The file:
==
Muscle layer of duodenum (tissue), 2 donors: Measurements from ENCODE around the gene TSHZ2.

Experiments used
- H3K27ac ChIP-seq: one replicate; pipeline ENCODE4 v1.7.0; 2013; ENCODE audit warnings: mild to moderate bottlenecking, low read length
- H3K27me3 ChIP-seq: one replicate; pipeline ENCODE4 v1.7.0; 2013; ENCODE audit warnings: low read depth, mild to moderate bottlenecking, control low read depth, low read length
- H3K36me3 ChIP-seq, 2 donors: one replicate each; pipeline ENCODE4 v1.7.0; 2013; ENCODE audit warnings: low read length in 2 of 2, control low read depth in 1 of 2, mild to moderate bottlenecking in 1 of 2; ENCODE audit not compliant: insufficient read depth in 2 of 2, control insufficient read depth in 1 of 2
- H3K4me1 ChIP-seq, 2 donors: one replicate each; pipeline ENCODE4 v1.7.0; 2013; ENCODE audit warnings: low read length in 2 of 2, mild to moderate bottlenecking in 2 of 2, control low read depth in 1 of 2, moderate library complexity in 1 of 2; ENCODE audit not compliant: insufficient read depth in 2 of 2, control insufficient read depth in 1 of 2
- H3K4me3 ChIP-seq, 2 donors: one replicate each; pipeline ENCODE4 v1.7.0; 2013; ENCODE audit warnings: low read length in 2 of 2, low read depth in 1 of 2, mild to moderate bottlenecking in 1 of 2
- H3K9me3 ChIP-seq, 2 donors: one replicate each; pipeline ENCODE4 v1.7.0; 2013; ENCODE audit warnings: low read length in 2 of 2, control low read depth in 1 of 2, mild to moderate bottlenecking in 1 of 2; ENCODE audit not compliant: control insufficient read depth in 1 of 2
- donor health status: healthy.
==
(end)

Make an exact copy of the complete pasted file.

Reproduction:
Muscle layer of duodenum (tissue), 2 donors: Measurements from ENCODE around the gene TSHZ2.

Experiments used
- H3K27ac ChIP-seq: one replicate; pipeline ENCODE4 v1.7.0; 2013; ENCODE audit warnings: mild to moderate bottlenecking, low read length
- H3K27me3 ChIP-seq: one replicate; pipeline ENCODE4 v1.7.0; 2013; ENCODE audit warnings: low read depth, mild to moderate bottlenecking, control low read depth, low read length
- H3K36me3 ChIP-seq, 2 donors: one replicate each; pipeline ENCODE4 v1.7.0; 2013; ENCODE audit warnings: low read length in 2 of 2, control low read depth in 1 of 2, mild to moderate bottlenecking in 1 of 2; ENCODE audit not compliant: insufficient read depth in 2 of 2, control insufficient read depth in 1 of 2
- H3K4me1 ChIP-seq, 2 donors: one replicate each; pipeline ENCODE4 v1.7.0; 2013; ENCODE audit warnings: low read length in 2 of 2, mild to moderate bottlenecking in 2 of 2, control low read depth in 1 of 2, moderate library complexity in 1 of 2; ENCODE audit not compliant: insufficient read depth in 2 of 2, control insufficient read depth in 1 of 2
- H3K4me3 ChIP-seq, 2 donors: one replicate each; pipeline ENCODE4 v1.7.0; 2013; ENCODE audit warnings: low read length in 2 of 2, low read depth in 1 of 2, mild to moderate bottlenecking in 1 of 2
- H3K9me3 ChIP-seq, 2 donors: one replicate each; pipeline ENCODE4 v1.7.0; 2013; ENCODE audit warnings: low read length in 2 of 2, control low read depth in 1 of 2, mild to moderate bottlenecking in 1 of 2; ENCODE audit not compliant: control insufficient read depth in 1 of 2
- donor health status: healthy.